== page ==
“In her verse memoir Orphans, Joan Cusack Handler tackles the big subjects – family history, aging parents, Irish Catholicism, belief and unbelief, and her own impending mortality – with a fierce, wrenching... [continued in Reviews below]”—Elizabeth Spires,
Verse memoir by poet psychologist explores womans ambivalent relationship with aging parents: 3 voices 3 distinct forms
In Orphans, a verse memoir, poet psychologist Joan Cusack Handler explores our most primitive and ambivalent relationships—those with aging parents—meanwhile confronting her own mortality. In a life lesson we’re often unprepared for, Handler presents the reversal of roles and the eruption of unresolved conflicts that persist from childhood.
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Reviews / Endorsements
“In her verse memoir Orphans, Joan Cusack Handler tackles the big subjects – family history, aging parents, Irish Catholicism, belief and unbelief, and her own impending mortality – with a fierce, wrenching fearlessness. She creates portraits of her mother and father that are fully rounded, alive, and moving, the central question for the poet not “Who am I?” but “Who were they?” “Our terrors take over pilot us through/this most shaking of times…,” writes Handler with force and grace, recognizing that the bright and the dark, love and the absence of love, must always coexist with each other. Orphans is a brave, searchingly honest, and compassionate book.”—Elizabeth Spires
“In poems that convey victories and loss in the disruption of family through death and fear, we are brought to the jagged edges of acceptance in this stunning memoir in verse. There is the loss of the mother as woman who gives life, and country as the native land that secures early memories, lending definition to the idea of family. In poems that shift across terrain and time, we see the beauty of an aching for life in the face of . . . trials of the soul . . . The poems here vary in texture as they move through the fields of forgetting and remembering . . . It is an Irish story in that the family is Irish, and the taut strings of Handler's lyric make it indelibly human, assuring us that life continues in many dimensions and that love is the cradle of our eternity.”—Afaa Michael Weaver, poet & prose writer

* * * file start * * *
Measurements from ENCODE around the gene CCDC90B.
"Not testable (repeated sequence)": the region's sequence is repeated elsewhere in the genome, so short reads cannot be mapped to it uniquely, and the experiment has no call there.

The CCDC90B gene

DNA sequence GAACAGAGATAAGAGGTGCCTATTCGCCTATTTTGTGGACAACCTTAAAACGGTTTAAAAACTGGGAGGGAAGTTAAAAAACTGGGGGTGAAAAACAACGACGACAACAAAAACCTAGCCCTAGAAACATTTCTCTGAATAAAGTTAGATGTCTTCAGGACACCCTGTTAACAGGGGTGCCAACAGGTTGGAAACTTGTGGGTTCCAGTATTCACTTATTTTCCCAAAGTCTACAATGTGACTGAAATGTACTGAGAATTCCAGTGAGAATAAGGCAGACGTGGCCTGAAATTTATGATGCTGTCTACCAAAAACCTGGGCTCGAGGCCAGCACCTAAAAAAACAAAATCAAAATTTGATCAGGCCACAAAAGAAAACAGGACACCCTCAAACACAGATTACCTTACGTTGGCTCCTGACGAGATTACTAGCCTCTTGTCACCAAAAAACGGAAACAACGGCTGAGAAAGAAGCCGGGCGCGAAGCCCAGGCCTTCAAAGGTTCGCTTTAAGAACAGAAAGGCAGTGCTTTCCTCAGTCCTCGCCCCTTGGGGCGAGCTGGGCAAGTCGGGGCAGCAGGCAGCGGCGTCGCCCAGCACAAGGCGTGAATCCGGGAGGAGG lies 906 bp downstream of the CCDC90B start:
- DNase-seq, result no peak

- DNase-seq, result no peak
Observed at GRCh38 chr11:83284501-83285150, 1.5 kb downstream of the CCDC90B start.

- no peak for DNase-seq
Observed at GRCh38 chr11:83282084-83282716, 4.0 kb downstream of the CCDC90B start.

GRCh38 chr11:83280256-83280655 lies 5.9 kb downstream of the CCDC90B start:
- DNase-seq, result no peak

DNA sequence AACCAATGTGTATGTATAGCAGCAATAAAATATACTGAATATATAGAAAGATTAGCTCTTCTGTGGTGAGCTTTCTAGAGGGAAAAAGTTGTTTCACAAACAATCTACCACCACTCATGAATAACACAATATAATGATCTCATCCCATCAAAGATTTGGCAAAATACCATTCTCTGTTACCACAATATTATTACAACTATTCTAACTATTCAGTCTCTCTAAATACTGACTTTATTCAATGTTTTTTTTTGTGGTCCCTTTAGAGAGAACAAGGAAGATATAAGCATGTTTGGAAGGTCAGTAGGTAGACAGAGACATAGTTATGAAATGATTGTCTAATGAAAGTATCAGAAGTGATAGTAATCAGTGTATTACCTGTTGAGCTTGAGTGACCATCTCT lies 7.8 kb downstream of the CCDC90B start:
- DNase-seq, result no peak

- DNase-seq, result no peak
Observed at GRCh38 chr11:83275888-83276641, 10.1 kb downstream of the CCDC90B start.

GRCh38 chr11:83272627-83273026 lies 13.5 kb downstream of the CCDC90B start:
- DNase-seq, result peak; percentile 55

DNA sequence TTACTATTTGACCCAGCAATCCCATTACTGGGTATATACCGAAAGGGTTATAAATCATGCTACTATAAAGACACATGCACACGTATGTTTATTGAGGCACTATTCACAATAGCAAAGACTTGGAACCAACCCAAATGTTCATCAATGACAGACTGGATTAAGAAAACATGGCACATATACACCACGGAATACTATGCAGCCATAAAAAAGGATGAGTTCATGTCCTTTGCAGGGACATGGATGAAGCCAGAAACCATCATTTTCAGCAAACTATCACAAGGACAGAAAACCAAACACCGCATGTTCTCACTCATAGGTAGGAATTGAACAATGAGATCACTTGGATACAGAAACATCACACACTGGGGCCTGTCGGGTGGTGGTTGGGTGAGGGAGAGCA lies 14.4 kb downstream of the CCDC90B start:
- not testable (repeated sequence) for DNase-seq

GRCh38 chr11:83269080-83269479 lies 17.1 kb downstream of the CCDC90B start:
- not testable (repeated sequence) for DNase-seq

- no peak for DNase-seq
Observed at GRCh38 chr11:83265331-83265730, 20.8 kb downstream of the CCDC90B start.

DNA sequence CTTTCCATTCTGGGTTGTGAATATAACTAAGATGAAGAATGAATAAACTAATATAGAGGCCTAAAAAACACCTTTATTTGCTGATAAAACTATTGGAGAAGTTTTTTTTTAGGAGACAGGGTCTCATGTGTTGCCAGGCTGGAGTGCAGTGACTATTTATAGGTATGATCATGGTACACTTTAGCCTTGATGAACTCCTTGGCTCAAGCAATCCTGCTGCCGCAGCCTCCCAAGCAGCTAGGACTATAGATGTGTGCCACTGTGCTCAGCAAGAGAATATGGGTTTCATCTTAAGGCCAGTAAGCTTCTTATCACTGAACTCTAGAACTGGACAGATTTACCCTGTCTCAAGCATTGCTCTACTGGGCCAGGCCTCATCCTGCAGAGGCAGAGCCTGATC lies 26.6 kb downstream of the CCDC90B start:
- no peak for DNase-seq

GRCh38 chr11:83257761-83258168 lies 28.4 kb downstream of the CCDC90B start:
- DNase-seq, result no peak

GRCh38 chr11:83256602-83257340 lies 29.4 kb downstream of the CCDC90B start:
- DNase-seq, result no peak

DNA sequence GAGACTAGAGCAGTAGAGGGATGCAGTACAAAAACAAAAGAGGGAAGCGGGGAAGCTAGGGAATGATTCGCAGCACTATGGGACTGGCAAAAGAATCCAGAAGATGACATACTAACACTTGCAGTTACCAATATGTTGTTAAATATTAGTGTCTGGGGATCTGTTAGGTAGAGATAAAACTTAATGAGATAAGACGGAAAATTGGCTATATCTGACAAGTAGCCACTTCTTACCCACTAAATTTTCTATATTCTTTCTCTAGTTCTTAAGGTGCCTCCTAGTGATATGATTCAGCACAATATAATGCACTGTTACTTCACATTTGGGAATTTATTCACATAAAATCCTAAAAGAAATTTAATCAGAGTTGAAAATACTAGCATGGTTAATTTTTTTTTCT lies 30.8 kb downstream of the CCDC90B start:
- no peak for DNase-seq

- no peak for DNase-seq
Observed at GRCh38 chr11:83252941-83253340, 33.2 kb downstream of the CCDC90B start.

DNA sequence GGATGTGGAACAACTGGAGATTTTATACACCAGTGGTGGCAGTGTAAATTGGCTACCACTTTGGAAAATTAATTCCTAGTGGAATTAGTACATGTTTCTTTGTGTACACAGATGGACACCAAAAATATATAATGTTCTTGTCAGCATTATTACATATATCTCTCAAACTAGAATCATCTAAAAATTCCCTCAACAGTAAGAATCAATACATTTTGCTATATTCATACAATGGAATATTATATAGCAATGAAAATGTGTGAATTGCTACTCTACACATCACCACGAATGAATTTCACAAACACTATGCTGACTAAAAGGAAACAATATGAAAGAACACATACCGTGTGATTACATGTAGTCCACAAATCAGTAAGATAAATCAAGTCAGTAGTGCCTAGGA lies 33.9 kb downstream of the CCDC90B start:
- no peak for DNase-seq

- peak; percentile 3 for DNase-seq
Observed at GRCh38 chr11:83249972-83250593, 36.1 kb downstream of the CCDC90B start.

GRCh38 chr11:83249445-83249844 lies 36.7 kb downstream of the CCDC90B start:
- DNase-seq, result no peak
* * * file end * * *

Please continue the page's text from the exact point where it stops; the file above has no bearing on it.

“A hauntingly moving and beautifully honest collection, Joan Cusack Handler captures intimate experiences of love and loss and love again in her evocative verse memoir of her mother and father. Digging deep into her soul, she creatively transforms conscious and unconscious moments into luminous poetry.”—Bonnie Zindel, literary editor, Psychoanalytic Perspectives
From the Book:
The sea is a granite: morose
succumbing to darkness
like the dark at the bottom
of the hole we placed you in—not
we but they, I want to say, but,
yes, we did it, left you
in that foreign land
& every night now I wake from
the bottom of sleep convinced
I still see you lying there in
simple clothes—khakis, black &
red flannel shirt & the blue-grey
sweater Mom made that you wore daily
these eleven years since she died.
No shoes, just the brown cashmere socks
I insisted would keep you warm.
JOAN CUSACK HANDLER is a poet and memoirist, editor, and psychologist in clinical practice. She has published three books—two poetry collections (GlOrious and The Red Canoe: Love In Its Making) and a memoir (Confessions of Joan the Tall). Recipient of five Pushcart nominations and a Sampler Award from The Boston Review, she is the founder of CavanKerry Press Ltd. A Bronx native, she currently lives in Fort Lee, New Jersey, and East Hampton, New York.